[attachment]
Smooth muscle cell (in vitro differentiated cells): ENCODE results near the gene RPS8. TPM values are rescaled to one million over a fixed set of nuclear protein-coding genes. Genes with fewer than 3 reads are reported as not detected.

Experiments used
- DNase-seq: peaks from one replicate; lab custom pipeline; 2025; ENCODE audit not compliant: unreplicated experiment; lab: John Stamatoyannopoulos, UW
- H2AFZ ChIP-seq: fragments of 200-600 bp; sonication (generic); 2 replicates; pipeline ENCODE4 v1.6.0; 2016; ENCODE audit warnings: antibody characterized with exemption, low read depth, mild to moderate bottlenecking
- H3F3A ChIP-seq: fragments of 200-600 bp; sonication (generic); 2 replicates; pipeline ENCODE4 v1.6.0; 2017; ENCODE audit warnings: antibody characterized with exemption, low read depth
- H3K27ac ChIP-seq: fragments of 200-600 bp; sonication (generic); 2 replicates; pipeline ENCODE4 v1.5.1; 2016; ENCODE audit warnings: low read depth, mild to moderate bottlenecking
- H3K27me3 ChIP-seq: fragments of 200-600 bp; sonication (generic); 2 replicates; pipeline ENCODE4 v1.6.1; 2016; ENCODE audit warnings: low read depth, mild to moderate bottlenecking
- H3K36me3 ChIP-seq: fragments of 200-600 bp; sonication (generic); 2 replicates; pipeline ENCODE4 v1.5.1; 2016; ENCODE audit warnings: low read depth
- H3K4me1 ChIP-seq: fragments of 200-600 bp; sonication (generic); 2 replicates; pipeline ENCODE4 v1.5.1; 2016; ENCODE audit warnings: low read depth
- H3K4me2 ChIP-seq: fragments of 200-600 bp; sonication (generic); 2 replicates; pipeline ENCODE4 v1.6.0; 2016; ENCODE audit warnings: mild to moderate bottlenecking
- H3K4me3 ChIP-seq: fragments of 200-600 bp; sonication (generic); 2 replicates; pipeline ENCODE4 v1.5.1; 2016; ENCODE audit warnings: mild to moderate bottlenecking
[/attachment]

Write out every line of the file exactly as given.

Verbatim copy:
Smooth muscle cell (in vitro differentiated cells): ENCODE results near the gene RPS8. TPM values are rescaled to one million over a fixed set of nuclear protein-coding genes. Genes with fewer than 3 reads are reported as not detected.

Experiments used
- DNase-seq: peaks from one replicate; lab custom pipeline; 2025; ENCODE audit not compliant: unreplicated experiment; lab: John Stamatoyannopoulos, UW
- H2AFZ ChIP-seq: fragments of 200-600 bp; sonication (generic); 2 replicates; pipeline ENCODE4 v1.6.0; 2016; ENCODE audit warnings: antibody characterized with exemption, low read depth, mild to moderate bottlenecking
- H3F3A ChIP-seq: fragments of 200-600 bp; sonication (generic); 2 replicates; pipeline ENCODE4 v1.6.0; 2017; ENCODE audit warnings: antibody characterized with exemption, low read depth
- H3K27ac ChIP-seq: fragments of 200-600 bp; sonication (generic); 2 replicates; pipeline ENCODE4 v1.5.1; 2016; ENCODE audit warnings: low read depth, mild to moderate bottlenecking
- H3K27me3 ChIP-seq: fragments of 200-600 bp; sonication (generic); 2 replicates; pipeline ENCODE4 v1.6.1; 2016; ENCODE audit warnings: low read depth, mild to moderate bottlenecking
- H3K36me3 ChIP-seq: fragments of 200-600 bp; sonication (generic); 2 replicates; pipeline ENCODE4 v1.5.1; 2016; ENCODE audit warnings: low read depth
- H3K4me1 ChIP-seq: fragments of 200-600 bp; sonication (generic); 2 replicates; pipeline ENCODE4 v1.5.1; 2016; ENCODE audit warnings: low read depth
- H3K4me2 ChIP-seq: fragments of 200-600 bp; sonication (generic); 2 replicates; pipeline ENCODE4 v1.6.0; 2016; ENCODE audit warnings: mild to moderate bottlenecking
- H3K4me3 ChIP-seq: fragments of 200-600 bp; sonication (generic); 2 replicates; pipeline ENCODE4 v1.5.1; 2016; ENCODE audit warnings: mild to moderate bottlenecking